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Old 12/15/2017, 01:46 PM   #1
OzIA
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Automatic Biomass Scrubber

Let me first say, this is a project journal. My goal is the sharing of concepts and results. Second, I admit to being a home-built tech junky. This build will be complex and time consuming. Itís not my intent to guide anyone else down this path.

As with most projects, this is built on the foundations laid by others. I have always been intrigued by the concept of natural biological filtration systems and I have been attracted to vodka dosing concepts since reading about it some years ago. More recently, I got into a couple of threads on Reef Central: Donovanís Nitrate Destroyer and Nutrient Pulse Reactor DIY DyMiCo system. Just as a recap, these previously mentioned threads utilize organic carbon / vodka dosing into a specially designed reactor.

Most of the working theories available on organic carbon dosing go something like this:
Vodka, sugar, vinegar or some form of organic carbon is dosed into the system to cause bacteria populations to grow exponentially. As bacteria increase exponentially in deep sand beds or inside the surface of live rock, they deplete oxygen and start to consume nitrate to complete their biological processes. The threads above differ from standard vodka dosing by providing an alternate and specific area for this low oxygen condition to occur.

I have been running several variations of the Nutrient Pulse Reactor on a couple of tanks. The difficulty, long term, is keeping the bacteria mat (slime) in check. When I got too aggressive with the organic carbon dosing, the system would eventually clog up and stop functioning properly. Reading Donovanís post, I saw some of the same issues as others tried to implement his system.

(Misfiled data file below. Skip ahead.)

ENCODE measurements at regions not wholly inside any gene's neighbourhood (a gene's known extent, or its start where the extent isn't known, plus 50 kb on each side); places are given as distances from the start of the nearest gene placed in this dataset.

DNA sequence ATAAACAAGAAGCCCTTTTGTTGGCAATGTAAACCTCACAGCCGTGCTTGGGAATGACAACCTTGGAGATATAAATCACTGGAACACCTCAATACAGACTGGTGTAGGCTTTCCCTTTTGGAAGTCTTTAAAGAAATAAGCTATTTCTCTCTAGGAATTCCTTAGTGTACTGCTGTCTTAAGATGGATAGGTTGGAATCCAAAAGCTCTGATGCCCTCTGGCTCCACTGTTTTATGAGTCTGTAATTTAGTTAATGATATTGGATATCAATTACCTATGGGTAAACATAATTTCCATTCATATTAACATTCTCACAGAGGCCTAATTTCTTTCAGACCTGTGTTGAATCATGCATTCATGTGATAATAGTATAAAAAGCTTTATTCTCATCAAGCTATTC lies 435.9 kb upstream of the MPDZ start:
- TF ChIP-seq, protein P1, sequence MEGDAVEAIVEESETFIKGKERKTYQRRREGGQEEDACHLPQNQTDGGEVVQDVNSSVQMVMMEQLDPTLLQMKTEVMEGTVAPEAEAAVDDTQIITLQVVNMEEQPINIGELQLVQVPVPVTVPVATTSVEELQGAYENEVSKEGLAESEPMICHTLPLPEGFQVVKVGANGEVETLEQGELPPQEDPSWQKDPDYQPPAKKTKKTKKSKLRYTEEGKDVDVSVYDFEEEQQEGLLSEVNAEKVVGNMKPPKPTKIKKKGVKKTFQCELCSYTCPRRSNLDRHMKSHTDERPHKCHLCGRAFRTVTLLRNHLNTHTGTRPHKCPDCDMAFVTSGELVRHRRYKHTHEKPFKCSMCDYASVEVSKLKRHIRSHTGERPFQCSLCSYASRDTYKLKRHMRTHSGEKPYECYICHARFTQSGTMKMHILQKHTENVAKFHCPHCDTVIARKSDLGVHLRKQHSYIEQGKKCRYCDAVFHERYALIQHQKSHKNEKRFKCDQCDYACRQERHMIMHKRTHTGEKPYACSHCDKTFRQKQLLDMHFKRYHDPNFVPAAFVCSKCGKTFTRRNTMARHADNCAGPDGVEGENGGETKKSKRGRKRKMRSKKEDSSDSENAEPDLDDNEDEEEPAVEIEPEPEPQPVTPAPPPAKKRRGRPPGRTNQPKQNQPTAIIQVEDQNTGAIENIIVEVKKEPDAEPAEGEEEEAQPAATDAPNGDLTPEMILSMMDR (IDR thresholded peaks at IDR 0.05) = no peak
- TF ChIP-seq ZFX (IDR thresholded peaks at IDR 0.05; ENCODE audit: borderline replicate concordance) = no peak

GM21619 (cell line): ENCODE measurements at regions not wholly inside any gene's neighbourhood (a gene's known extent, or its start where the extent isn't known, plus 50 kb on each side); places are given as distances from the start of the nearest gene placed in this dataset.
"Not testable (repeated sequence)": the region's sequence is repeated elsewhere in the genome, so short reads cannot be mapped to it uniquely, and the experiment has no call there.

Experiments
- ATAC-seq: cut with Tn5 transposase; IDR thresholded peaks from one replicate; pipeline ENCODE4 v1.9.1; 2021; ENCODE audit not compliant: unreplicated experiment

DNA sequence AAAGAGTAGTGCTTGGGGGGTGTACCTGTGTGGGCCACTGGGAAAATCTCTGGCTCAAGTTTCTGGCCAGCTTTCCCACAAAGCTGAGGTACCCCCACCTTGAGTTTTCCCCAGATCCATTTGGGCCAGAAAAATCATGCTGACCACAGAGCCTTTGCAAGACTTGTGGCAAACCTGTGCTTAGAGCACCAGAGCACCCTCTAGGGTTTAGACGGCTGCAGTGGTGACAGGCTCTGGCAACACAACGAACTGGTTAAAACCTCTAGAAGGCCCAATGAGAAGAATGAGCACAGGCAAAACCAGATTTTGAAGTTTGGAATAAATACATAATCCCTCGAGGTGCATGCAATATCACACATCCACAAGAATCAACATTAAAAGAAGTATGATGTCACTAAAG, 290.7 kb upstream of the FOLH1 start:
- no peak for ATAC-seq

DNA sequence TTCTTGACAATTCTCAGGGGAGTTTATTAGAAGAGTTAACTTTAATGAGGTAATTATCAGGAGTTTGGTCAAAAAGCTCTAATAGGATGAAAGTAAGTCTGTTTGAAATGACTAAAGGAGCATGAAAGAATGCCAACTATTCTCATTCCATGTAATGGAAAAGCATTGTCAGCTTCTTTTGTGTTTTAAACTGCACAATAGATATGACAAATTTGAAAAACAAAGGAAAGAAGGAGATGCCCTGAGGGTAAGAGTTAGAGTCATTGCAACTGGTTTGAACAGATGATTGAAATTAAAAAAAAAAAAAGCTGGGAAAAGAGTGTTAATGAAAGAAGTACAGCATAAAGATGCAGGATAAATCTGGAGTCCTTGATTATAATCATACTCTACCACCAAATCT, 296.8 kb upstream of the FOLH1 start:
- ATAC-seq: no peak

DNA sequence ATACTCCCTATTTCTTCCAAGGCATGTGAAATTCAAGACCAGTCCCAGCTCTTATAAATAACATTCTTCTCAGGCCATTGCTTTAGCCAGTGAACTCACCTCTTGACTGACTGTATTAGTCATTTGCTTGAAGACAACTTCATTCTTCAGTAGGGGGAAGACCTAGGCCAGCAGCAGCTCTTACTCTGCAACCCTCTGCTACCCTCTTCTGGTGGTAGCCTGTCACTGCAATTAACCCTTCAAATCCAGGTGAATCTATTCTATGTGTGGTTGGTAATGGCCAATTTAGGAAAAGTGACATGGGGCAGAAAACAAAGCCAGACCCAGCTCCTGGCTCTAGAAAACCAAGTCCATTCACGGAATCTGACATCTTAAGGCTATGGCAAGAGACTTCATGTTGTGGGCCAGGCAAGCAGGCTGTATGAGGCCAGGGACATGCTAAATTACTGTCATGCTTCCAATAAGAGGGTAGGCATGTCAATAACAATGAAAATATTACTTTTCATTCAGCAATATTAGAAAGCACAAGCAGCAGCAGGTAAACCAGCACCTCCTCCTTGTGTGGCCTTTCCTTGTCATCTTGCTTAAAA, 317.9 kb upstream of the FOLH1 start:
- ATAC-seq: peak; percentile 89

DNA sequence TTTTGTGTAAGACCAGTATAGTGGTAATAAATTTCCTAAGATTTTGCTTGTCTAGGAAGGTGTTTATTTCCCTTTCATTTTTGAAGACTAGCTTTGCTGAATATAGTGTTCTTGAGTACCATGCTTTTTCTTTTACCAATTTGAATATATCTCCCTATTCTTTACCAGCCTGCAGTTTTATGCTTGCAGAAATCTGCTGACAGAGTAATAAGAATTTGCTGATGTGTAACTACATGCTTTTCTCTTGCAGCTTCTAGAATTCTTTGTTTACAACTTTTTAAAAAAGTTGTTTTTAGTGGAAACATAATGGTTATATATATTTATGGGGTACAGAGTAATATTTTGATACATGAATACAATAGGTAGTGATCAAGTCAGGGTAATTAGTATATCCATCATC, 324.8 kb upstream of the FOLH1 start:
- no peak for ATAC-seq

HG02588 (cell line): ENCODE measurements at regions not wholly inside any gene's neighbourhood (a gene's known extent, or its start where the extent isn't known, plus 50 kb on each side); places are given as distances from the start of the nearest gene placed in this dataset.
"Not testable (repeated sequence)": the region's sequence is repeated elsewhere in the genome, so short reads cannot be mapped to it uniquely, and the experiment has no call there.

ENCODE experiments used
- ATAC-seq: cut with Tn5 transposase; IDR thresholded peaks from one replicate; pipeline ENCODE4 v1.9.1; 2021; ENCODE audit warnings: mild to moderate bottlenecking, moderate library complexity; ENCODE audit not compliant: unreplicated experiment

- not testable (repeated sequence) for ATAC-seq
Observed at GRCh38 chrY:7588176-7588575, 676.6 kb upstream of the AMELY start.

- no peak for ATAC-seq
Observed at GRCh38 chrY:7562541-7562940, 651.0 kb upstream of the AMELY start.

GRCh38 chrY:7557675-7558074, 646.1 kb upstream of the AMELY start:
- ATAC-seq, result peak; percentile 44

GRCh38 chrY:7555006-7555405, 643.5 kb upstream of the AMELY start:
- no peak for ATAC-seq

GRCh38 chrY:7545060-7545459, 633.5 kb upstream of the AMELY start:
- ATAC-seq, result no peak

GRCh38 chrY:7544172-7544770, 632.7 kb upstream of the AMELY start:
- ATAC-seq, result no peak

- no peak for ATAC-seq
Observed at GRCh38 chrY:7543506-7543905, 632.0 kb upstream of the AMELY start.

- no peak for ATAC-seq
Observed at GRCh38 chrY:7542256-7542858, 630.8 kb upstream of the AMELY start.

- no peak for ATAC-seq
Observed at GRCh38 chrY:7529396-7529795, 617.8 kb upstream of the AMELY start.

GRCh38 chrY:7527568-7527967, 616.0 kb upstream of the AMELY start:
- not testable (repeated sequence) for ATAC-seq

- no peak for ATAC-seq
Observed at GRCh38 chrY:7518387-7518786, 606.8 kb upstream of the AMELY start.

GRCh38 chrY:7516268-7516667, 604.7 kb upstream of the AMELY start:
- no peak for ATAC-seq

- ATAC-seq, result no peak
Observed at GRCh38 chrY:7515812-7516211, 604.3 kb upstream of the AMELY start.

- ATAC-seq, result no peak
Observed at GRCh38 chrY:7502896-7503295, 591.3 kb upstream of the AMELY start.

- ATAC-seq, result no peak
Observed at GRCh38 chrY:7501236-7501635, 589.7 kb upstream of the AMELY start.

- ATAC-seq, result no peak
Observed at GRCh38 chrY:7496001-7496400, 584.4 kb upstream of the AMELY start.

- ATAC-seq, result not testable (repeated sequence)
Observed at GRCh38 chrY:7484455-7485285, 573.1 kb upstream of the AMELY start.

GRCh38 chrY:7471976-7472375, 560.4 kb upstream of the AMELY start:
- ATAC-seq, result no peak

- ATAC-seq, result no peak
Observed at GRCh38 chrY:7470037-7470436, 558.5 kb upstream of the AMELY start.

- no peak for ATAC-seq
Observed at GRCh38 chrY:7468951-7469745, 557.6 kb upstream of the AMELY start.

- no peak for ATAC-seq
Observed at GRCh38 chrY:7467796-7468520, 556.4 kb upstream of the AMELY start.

Outside of the difficult balancing act, there can be no doubt that these systems work. They will outperform any algae turf scrubber or refugium when it comes to nitrate and phosphate reduction. However, in order to achieve the desirable low nutrient targets, requires either more reactor volume than I have available or more organic carbon than could be dosed, long term. The best balance I could achieve was a system that cycled stably but never reached low nutrient status. Nitrate would hover around 4.0 ppm and phosphate at around .016. When I tried to drive them lower by increasing the carbon dose, the system would clog within weeks.

Consistent / uniform dosing proved to be an issue as well. Every low volume peristaltic pump I tried, even homemade units, didnít perform consistently at anything less than 1 full revolution of the pump. There were always dead spots. This meant that I was diluting the organic carbon so that I could get at least a full revolution on the pump. The catch there is that when you dilute vodka too much, eventually the bacteria creeps into the dilution and consumes the carbon source. This changes the potency, again affecting consistent operation. I even tried vinegar since it is much less potent than vodka but still had to dilute the mix and eventually ended up with bacteria slime and reduced potency in the carbon source.

On one such occurrence, I noticed the system was floundering (not cycling normally). I found slime in the bottom of my carbon source. I cleaned the bottle and mixed up a new batch. Then, I turned on the pump to prime the system and got side tracked. When I finally noticed, I had dumped almost a weekís worth of carbon into the system. It took about half a day to clear the reactor of the massive dose. The tank suffered no apparent ill effects, other than a little cloudiness but the nitrate went from a consistent 4.0 ppm to 0.25. Phosphate went all the way down to .01 to .02 ppm, from 0.16. All this happened in less than 12 hours. I turned off the carbon dosing and let the system self flush for a few days before starting things back up. My point is to show the potential for affecting these nutrient levels with this method but the following reading, two days later, was also interesting. With the system running a flush cycle every few minutes and no additional carbon going in; the next reading showed. nitrate at 0.5 ppm but phosphate had rebounded to 0.1. This leads me to believe two things.